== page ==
On 15 June 2016, in Probuild Constructions (Aust) Pty Ltd v Shade Systems Pty Ltd  NSWSC 770, the Supreme Court of New South Wales (NSW) decided that adjudication determinations made under theBuilding and Construction Industry Security of Payment Act 1999 (NSW) (SOP Act) can be judicially reviewed for an error of law on the face of the record. This decision may have significant impacts on the building and construction industry.
Probuild argued that the Adjudicator had made an error of law on the face of the record by concluding that the onus was on Probuild to demonstrate that Shade Systems was in default before it was entitled to liquidated damages. Probuild argued that because of that error the determination should be set aside pursuant to section 69 of the Supreme Court Act (NSW).
In Brodyn Pty Ltd v Davenport (2004) 61 NSWLR 421, the Court suggested that relief under section 69 of the Supreme Court Act by way of judicial review was not available unless a determination was affected by jurisdictional error. The Court in Probuild found that these suggestions were obiter dicta.
Relying on the decision of the High Court of Australia in Kirk v Industrial Relations Commission of New South Wales (2010) 239 CLR 531 the Court concluded that non-jurisdictional errors of law on the face of the record can be subject to review. The Court found that in order to exclude the power of judicial review under section 69 of the Supreme Court Act, the SOP Act would need to use ‘express language’ and that there was nothing specific in the SOP Act to exclude this jurisdiction.
The Court concluded that the Adjudicator had made an error of law on the face of the determination. The onus of proof did not lie with Probuild to establish its entitlement to liquidated damages. Consequently, the Court ordered that the determination be quashed and that the matter of the adjudication be remitted to the Adjudicator for further consideration according to the law.
The Probuild decision reflects the position in Victoria where it was first held in Hickory Developments Pty Ltd v Schiavello (Vic) Pty Ltd & Anor  VSC 156 and later confirmed in Grocon Constructors v Planit Cocciardi Joint Venture (No. 2)  VSC 426 that a party may challenge an adjudicator’s determination for both jurisdictional error and error of law on the face of the record. The reasoning underpinning those decisions, similar to the reasoning in Probuild, was that challenging an error of law is not excluded either expressly or by implication under the Act in Victoria.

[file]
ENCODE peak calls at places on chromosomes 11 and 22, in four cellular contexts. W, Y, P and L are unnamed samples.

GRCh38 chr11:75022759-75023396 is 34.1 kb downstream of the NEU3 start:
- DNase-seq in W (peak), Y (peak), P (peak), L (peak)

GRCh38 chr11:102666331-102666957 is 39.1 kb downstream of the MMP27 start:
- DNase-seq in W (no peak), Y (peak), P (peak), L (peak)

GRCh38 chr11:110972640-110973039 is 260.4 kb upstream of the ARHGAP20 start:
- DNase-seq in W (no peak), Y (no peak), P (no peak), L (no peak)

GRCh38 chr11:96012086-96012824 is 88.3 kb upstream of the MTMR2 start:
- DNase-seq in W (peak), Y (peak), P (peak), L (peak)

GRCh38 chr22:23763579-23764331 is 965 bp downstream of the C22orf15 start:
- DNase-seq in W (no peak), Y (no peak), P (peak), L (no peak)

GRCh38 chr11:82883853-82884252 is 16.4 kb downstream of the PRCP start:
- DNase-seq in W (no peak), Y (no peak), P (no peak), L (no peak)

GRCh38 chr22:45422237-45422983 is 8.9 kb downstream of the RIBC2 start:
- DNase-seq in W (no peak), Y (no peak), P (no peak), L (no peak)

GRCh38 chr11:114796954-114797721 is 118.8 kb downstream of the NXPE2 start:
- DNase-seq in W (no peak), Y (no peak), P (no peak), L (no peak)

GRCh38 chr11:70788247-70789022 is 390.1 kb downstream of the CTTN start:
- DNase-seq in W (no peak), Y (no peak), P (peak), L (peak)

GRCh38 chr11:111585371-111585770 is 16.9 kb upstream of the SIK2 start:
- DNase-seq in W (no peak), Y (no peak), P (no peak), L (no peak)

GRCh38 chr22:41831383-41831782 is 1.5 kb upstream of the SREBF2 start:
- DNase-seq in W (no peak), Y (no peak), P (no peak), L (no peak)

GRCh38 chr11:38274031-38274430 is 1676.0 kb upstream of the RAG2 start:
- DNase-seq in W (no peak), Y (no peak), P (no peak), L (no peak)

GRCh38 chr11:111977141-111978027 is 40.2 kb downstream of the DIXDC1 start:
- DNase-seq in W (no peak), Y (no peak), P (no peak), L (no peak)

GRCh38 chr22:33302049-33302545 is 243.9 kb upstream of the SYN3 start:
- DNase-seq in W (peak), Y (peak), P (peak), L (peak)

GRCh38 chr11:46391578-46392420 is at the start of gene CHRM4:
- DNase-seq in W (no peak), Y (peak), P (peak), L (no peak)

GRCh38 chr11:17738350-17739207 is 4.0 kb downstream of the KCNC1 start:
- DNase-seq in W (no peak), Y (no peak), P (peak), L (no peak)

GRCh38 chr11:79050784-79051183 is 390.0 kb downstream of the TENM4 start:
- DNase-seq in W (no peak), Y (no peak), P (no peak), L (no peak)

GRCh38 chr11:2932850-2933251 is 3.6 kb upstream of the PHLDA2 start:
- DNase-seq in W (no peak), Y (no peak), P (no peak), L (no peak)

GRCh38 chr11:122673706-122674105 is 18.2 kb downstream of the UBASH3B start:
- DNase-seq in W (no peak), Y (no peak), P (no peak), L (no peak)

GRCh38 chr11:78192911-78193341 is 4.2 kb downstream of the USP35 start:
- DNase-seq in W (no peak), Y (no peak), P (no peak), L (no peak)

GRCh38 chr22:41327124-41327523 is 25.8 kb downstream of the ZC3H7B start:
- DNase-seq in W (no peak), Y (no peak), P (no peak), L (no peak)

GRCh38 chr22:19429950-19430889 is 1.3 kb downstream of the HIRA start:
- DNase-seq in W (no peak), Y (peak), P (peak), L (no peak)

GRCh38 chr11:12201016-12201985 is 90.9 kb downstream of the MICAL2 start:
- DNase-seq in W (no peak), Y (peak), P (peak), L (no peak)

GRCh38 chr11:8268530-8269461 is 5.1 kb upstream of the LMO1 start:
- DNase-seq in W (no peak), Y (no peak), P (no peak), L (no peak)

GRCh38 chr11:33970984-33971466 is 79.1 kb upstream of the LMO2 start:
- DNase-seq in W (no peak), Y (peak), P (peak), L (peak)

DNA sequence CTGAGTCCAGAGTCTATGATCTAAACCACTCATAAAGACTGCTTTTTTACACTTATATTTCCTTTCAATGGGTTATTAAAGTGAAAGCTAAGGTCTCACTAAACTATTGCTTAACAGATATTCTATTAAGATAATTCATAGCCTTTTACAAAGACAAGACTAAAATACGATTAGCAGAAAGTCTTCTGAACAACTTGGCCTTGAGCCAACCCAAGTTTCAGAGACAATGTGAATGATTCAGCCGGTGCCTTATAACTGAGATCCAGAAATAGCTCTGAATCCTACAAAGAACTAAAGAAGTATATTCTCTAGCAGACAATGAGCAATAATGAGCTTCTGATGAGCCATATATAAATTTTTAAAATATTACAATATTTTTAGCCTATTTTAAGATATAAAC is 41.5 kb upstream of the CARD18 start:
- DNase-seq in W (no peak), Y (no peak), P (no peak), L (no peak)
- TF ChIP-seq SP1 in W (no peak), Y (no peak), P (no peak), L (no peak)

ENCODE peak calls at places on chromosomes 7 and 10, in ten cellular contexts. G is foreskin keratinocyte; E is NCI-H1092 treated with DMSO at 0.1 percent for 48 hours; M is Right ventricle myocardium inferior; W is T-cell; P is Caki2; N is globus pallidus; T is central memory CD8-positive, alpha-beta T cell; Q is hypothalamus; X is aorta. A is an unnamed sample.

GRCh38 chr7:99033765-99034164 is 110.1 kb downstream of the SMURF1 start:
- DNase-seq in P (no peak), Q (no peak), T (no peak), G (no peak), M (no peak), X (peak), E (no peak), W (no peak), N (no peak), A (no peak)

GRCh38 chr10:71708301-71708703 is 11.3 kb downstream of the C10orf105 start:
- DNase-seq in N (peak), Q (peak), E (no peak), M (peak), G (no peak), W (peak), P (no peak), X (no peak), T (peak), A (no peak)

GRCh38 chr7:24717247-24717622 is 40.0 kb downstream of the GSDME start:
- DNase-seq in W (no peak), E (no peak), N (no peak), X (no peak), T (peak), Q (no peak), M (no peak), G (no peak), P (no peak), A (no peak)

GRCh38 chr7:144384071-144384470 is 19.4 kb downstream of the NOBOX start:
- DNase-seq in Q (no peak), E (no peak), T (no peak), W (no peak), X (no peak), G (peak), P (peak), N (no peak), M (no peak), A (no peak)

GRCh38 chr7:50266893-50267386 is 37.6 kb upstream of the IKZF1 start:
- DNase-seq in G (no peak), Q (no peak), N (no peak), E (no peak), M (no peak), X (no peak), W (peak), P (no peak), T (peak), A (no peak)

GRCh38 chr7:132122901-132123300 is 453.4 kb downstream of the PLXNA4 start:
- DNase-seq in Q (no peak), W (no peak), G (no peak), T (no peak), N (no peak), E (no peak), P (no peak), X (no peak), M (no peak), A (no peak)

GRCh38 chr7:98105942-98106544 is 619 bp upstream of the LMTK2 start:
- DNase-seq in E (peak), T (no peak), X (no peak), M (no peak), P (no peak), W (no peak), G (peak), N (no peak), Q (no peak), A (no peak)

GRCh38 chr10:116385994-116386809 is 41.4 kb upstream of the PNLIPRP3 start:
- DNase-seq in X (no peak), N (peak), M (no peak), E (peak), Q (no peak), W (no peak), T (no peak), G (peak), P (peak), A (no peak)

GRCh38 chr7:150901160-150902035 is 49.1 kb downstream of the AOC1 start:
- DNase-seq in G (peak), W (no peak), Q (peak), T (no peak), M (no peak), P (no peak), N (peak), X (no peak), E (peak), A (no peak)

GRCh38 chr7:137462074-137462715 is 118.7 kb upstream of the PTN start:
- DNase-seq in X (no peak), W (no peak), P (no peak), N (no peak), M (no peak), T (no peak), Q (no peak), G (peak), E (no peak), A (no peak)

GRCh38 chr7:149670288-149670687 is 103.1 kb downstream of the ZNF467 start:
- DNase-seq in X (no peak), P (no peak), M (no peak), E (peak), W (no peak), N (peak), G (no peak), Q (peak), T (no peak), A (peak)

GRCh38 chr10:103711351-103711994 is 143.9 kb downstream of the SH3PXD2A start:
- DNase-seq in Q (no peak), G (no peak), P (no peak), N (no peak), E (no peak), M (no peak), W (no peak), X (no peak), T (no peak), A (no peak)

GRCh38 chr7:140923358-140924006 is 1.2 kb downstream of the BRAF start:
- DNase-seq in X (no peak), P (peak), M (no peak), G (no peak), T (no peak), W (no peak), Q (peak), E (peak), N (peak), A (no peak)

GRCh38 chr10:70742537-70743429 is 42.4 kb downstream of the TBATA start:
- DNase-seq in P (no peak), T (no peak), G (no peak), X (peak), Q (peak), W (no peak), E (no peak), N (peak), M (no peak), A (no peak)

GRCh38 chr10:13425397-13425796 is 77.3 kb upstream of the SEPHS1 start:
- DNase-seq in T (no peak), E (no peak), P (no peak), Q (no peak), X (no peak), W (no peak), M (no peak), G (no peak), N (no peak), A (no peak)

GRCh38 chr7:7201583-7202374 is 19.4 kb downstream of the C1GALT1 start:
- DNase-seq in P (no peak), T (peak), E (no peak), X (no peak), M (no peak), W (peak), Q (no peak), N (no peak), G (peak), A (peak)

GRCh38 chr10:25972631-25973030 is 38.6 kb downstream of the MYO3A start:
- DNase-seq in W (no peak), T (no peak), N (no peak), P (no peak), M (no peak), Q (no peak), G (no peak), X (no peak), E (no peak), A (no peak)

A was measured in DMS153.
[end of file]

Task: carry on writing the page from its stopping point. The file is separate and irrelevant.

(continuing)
Hickory and Grocon have resulted in calls for legislative amendment on the basis that the ability to challenge an adjudicator’s determination for an error of law is contrary to the object of the Act.
What This Means for You
The Probuild decision confirms that a new avenue of challenge is available in NSW to set aside adjudication determinations made under the SOP Act. A Court may order that a decision be set aside and may make an order to remit the matter to the adjudicator for further determination – this last order is notable as the SOP Act does not envisage the adjudicator re-determining an application after the expiry of the time for making a determination.
Widening the bases of challenge from jurisdictional errors of law, to any error of law, will almost certainly result in an increase in applications to set aside adjudication determinations and lead to more determinations being quashed. This is particularly so in circumstances where not all adjudicators are lawyers.
We note that in a related proceeding (Probuild Construction (Aust) Pty Ltd v Shade Systems Pty Ltd (No 2) NSWSC 878) Shade Systems has indicated that it will file an application for leave to appeal the decision.
Source : KLGATES